32. Aoki T, Kataoka H, Morimoto M, Nozaki K, Hashimoto N. Macrophage-derived matrix metalloproteinase-2 and -9 promote the progression of cerebral aneurysms in rats. Stroke 2007;38:162-9.DOIPubMed
33. Aoki T, Kataoka H, Shimamura M, Nakagami H, Wakayama K, Moriwaki T, Ishibashi R, Nozaki K, Morishita R, Hashimoto N. NF-kappaB is a key mediator of cerebral aneurysm formation. Circulation 2007;116:2830-40.DOIPubMed
34. Aoki T, Nishimura M, Matsuoka T, Yamamoto K, Furuyashiki T, Kataoka H, Kitaoka S, Ishibashi R, Ishibazawa A, Miyamoto S, Morishita R, Ando J, Hashimoto N, Nozaki K, Narumiya S. PGE(2)-EP(2) signalling in endothelium is activated by haemodynamic stress and induces cerebral aneurysm through an amplifying loop via NFκB. Br J Pharmacol 2011;163:1237-49.DOIPubMedPMC
35. Kanematsu Y, Kanematsu M, Kurihara C, Tada Y, Tsou TL, van Rooijen N, Lawton MT, Young WL, Liang EI, Nuki Y, Hashimoto T. Critical roles of macrophages in the formation of intracranial aneurysm. Stroke 2011;42:173-8.DOIPubMedPMC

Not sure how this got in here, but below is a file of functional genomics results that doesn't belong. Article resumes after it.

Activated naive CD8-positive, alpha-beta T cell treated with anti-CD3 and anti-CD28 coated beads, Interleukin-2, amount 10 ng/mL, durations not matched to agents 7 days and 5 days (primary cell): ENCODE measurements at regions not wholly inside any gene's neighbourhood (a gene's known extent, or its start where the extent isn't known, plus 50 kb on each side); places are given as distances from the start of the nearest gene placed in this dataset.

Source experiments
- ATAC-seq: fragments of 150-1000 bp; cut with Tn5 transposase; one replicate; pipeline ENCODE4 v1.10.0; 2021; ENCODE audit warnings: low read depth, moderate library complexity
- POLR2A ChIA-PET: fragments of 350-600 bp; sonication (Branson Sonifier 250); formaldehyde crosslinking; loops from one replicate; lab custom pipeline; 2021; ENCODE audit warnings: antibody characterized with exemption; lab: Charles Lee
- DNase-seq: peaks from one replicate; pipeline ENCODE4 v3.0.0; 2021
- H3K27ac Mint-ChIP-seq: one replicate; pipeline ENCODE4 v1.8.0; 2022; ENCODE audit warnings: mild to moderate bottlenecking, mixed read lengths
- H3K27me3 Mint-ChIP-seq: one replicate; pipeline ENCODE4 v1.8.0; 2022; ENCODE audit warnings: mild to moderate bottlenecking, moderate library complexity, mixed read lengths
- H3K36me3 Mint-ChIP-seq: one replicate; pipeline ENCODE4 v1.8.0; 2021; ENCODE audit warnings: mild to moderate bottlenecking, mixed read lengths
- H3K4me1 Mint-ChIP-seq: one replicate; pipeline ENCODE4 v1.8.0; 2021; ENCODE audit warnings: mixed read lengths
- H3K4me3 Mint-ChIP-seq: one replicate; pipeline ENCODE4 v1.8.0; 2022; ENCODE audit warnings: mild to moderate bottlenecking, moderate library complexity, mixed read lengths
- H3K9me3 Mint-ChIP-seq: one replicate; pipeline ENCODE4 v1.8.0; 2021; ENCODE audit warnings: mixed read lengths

36. Fukuda S, Hashimoto N, Naritomi H, Nagata I, Nozaki K, Kondo S, Kurino M, Kikuchi H. Prevention of rat cerebral aneurysm formation by inhibition of nitric oxide synthase. Circulation 2000;101:2532-8.DOI
37. Aoki T, Fukuda M, Nishimura M, Nozaki K, Narumiya S. Critical role of TNF-alpha-TNFR1 signaling in intracranial aneurysm formation. Acta Neuropathol Commun 2014;2:34.DOIPubMedPMC
38. Moriwaki T, Takagi Y, Sadamasa N, Aoki T, Nozaki K, Hashimoto N. Impaired progression of cerebral aneurysms in interleukin-1beta-deficient mice. Stroke 2006;37:900-5.DOIPubMed
39. Sadamasa N, Nozaki K, Hashimoto N. Disruption of gene for inducible nitric oxide synthase reduces progression of cerebral aneurysms. Stroke 2003;34:2980-4.DOIPubMed